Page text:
Liberia, Sierra Leone and other beneficiary countries should please make do with whatever helps that came from Nigeria in their most trying times. They should forget any outstanding pledges because the so-called big brother is now in some dire straits of his own and wishes that those beneficiary nations begin to act as big uncles to him. And who said Nigeria is not at war right now; what with al-Qaeda’s Boko Haram/ISWAP insurgents in the north east and the itinerant bandits elsewhere in the land? Surely, Abuja will greatly appreciate a return of any previous favours and goodwill at this time.
What’s more, during our major bloodlettings in the 1960s only Ghana’s General Joseph Ankrah made any serious attempt to try to mediate between Colonels Yakubu Gowon and Emeka Odumegwu-Ojukwu in order to avert the kind of carnage that was witnessed in the Nigerian Civil War. The rest of Africa took sides on the sticking points at Aburi or were simply not interested; including the then Liberian President William Tubman and Prime Minister Siaka Steven of Sierra Leone who were not moved by pictures of gravely kwashiorkored Biafran kids.
Enough of this African big brother histrionics, please. Even the US is rethinking her global big brother posturing.
By: Ibelema Jumbo
For A Stronger Opposition Party In Nigeria
For want of a better phrase, I will describe this week as a period of “push me, I push you” for the ruling All Progressives Congress (APC) and the main opposition party in the country, the People’s Democratic Party (PDP).
It started with the PDP Governors in a communiqué at the end of their 11th meeting in Bauchi State on Monday, accusing the President Muhammadu Buhari-led administration and the APC of turning the Presidential Villa to the new APC headquarters and using underhand tactics to arm-twist some PDP governors and other stakeholders to join the ruling party.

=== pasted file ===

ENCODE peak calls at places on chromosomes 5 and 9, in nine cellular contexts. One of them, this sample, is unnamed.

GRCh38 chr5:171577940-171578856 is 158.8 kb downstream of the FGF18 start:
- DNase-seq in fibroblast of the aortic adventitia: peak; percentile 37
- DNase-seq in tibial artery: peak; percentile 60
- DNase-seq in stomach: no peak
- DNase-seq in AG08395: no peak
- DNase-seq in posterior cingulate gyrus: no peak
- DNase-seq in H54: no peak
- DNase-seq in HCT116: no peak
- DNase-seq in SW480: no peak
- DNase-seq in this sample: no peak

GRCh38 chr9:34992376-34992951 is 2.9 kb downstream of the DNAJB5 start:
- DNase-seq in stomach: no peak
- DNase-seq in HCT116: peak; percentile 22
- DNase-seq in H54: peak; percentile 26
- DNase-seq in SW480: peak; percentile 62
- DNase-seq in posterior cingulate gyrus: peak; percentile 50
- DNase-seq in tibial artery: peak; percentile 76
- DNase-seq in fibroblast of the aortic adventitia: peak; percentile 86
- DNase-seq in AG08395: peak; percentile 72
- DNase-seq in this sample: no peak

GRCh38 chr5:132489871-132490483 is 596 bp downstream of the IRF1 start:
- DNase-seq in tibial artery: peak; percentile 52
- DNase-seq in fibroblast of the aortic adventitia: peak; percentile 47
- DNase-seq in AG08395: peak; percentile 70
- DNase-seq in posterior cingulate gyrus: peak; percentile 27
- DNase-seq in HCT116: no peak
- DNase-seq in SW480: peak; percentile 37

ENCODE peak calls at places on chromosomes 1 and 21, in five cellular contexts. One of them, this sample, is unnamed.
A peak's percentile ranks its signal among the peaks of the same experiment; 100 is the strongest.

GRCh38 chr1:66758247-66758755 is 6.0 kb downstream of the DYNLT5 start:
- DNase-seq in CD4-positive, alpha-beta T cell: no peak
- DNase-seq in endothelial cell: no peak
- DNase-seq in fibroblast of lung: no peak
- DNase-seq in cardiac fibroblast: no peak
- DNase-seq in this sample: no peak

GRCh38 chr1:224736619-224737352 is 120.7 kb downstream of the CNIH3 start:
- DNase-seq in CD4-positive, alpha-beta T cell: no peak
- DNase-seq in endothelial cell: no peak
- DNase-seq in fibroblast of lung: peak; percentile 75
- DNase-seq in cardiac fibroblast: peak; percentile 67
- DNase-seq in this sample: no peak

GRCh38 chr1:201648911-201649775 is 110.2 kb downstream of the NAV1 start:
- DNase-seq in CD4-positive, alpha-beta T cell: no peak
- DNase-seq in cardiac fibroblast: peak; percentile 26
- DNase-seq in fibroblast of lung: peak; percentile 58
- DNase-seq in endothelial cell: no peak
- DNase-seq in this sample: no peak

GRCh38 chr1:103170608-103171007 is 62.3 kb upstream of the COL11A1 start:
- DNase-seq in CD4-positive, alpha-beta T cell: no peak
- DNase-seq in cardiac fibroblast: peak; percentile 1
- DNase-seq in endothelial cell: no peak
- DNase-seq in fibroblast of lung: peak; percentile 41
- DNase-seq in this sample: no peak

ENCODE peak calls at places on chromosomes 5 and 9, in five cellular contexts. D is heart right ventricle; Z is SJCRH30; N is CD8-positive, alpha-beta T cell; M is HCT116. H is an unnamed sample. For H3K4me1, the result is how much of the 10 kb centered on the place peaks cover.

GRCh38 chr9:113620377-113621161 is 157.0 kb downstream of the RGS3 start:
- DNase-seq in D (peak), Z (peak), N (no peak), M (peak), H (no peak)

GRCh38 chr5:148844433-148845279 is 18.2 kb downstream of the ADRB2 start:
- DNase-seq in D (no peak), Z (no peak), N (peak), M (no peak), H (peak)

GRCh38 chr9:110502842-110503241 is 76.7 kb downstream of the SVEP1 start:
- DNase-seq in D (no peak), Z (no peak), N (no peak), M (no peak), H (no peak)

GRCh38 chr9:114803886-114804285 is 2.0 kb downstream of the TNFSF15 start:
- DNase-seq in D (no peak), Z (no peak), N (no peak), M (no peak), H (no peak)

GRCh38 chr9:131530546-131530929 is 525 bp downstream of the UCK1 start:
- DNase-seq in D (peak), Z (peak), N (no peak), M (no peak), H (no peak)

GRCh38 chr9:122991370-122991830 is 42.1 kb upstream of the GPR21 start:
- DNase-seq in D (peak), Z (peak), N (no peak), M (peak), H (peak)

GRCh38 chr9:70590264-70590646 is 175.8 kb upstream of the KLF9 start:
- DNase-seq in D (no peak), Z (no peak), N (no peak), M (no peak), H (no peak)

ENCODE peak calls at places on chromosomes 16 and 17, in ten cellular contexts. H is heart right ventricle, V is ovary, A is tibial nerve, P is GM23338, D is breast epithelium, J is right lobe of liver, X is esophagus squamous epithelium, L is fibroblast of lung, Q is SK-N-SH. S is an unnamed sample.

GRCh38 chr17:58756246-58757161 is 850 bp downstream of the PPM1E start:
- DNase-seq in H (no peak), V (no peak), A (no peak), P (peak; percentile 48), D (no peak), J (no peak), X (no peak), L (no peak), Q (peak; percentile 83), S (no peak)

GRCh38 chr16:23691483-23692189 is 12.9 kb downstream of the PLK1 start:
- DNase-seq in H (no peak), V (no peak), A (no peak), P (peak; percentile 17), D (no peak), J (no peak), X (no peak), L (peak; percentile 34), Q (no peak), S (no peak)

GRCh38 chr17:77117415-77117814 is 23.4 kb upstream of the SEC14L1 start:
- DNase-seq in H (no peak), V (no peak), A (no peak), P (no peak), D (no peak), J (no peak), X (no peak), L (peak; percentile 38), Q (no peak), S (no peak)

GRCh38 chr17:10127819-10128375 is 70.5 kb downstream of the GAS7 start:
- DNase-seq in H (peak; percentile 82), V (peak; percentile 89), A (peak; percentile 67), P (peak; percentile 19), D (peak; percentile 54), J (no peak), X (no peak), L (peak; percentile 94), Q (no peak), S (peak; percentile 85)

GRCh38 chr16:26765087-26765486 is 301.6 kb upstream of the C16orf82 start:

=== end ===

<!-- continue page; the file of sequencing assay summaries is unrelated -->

Then the Presidency which in its usual manner cannot take such allegation lying low, through the Special Adviser to the President on Media and Publicity, Femi Adesina, lampooned the opposition party, boasting that “between now and 2023, there would be more confusion in their ranks and there would be more depletions in their ranks, so that is why they say anything,” he said.
According to him, “We were in this country when President Obasanjo was in power and the BOT meeting of the PDP used to hold at the Presidential Villa.
“We were here when President Yar’Adua, and President Jonathan was there, they held meetings at the Presidential Villa. What are they talking about really? Meaning, yes, we (the APC) are using the villa as a party office today because you (the PDP) used it in the past.
So we are still where we were in 2015 when PDP left office. Nothing has changed? The wrongs of the now opposing party are still being perpetrated despite all the promises to bring about change? Maybe this mentality of “business as usual” is the reason the three major campaign promises of the ruling power tackling insecurity, improving the economy and fighting corruption are yet to be realized.
From the realities on the ground, it is obvious that the country is not any better today than it was six years ago. We have seen a complex form of insecurity threatening to tear the country apart. Many citizens have been sacked from their ancestral homes by bandits, herdsmen or whatever they are called; hundreds of people are being killed every day, kidnapping for ransom has become a lucrative business; many farmers can no longer go to their farms for fear of being raped, maimed, kidnapped or killed.